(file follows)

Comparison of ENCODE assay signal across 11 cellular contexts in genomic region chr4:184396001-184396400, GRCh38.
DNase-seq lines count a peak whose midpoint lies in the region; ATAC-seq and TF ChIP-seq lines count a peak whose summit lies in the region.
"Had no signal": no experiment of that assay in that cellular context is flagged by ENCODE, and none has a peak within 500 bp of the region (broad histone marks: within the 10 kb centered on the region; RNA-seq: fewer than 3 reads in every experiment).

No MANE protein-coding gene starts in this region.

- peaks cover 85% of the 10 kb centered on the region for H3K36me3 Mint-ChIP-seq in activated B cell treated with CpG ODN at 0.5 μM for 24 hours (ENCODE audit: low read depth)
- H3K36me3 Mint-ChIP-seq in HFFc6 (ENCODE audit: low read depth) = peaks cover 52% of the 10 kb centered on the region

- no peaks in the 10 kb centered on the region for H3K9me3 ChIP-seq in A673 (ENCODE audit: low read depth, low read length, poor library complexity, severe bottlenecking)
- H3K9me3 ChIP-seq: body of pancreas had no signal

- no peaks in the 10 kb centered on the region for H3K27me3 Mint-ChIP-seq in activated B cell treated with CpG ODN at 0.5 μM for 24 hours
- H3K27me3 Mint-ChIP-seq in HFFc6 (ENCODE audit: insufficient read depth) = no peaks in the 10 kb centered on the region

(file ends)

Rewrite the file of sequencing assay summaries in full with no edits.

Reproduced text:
Comparison of ENCODE assay signal across 11 cellular contexts in genomic region chr4:184396001-184396400, GRCh38.
DNase-seq lines count a peak whose midpoint lies in the region; ATAC-seq and TF ChIP-seq lines count a peak whose summit lies in the region.
"Had no signal": no experiment of that assay in that cellular context is flagged by ENCODE, and none has a peak within 500 bp of the region (broad histone marks: within the 10 kb centered on the region; RNA-seq: fewer than 3 reads in every experiment).

No MANE protein-coding gene starts in this region.

- peaks cover 85% of the 10 kb centered on the region for H3K36me3 Mint-ChIP-seq in activated B cell treated with CpG ODN at 0.5 μM for 24 hours (ENCODE audit: low read depth)
- H3K36me3 Mint-ChIP-seq in HFFc6 (ENCODE audit: low read depth) = peaks cover 52% of the 10 kb centered on the region

- no peaks in the 10 kb centered on the region for H3K9me3 ChIP-seq in A673 (ENCODE audit: low read depth, low read length, poor library complexity, severe bottlenecking)
- H3K9me3 ChIP-seq: body of pancreas had no signal

- no peaks in the 10 kb centered on the region for H3K27me3 Mint-ChIP-seq in activated B cell treated with CpG ODN at 0.5 μM for 24 hours
- H3K27me3 Mint-ChIP-seq in HFFc6 (ENCODE audit: insufficient read depth) = no peaks in the 10 kb centered on the region